Liggy Webb on the future of workplace learning

The bestselling author ponders the power of personal resilience at work, and where L&D goes next

Liggy Webb on the future of workplace learning

A bestselling author and ‘behavioural agility consultant’, Liggy Webb has worked with organisations as diverse as the Refugee Council, the NHS, Walt Disney and Ralph Lauren. Ahead of the release of her forthcoming book, Personal Agility, she explains what resilience really means and why it’s the key to business growth, as well as the role of L&D in a fast-changing world.

What makes resilience such an important professional and personal characteristic?

I used to think resilience described mental toughness. However, I have since learned – through research and interviews, leading workshops and the stories people have shared with me – that it’s more a series of behaviours designed to proactively equip people in coping with the world we are living in. Resilience means taking personal responsibility to become more empowered, having an open growth mindset, embracing change and cultivating a positive mental attitude. This can be challenging but, given the amount of change and uncertainty in the world, people must be equipped to be confident and resourceful.

How can we be more resilient and adaptive in the ways we are professionally learning and developing?

Futurologist Alvin Toffler said: “The illiterate of the 21st century will not be those who cannot read and write, but those who cannot learn, unlearn and relearn.” I think we all have tendencies to become fixed in our mindsets, and in how we learn – particularly in education, where we are taught that everything we learn will be relevant for the rest of our lives.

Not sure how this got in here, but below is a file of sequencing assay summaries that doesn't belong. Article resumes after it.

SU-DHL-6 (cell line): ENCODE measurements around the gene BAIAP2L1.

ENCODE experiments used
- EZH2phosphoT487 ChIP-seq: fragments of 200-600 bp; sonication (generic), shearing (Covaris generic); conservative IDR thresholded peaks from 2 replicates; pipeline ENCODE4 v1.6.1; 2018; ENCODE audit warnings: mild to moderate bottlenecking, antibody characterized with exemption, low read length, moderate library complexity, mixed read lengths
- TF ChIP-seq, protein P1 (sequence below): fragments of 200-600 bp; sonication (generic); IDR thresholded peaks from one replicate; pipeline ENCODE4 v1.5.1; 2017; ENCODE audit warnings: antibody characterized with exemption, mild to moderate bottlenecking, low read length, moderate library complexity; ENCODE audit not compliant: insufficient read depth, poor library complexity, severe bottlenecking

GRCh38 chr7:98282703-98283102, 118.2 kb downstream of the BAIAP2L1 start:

Good learning is about understanding habits (because a significant percentage of the things we do are habitual) and developing the ability to scrutinise our behaviours. For L&D professionals, this also means taking a facilitative approach to delivering learning, giving their colleagues the confidence they need to progress.

You work with L&D departments to help change mindsets. How do you think the digital landscape will influence what they do?

The fashionable aspects of L&D are always driven by some sort of commercial element. More than 20 years ago, a great deal of emphasis shifted towards e-learning, but no one had thought it through, so it alienated quite a few people.

For some, the digital approach to learning is very challenging – we must respect and understand that everyone has different motivations for learning at work. Today, there’s a broad idea that getting people into a classroom is antiquated, but I believe there is great value in getting people together face to face. As an L&D professional, recognising that the wisdom in the room is often important, and becoming ‘the guide on the side’ as opposed to ‘the sage on the stage’, helps positively engage people.

It’s also worth remembering that in the age of fake news we desperately need to work on our critical thinking. The internet is information, not wisdom, and it’s worth equipping people with the critical thinking skills they need to disseminate and work out that wisdom for themselves. That’s another crucial responsibility of L&D, to guide people towards what is credible and relevant, and encourage a thirst and enthusiasm for continual personal growth and learning.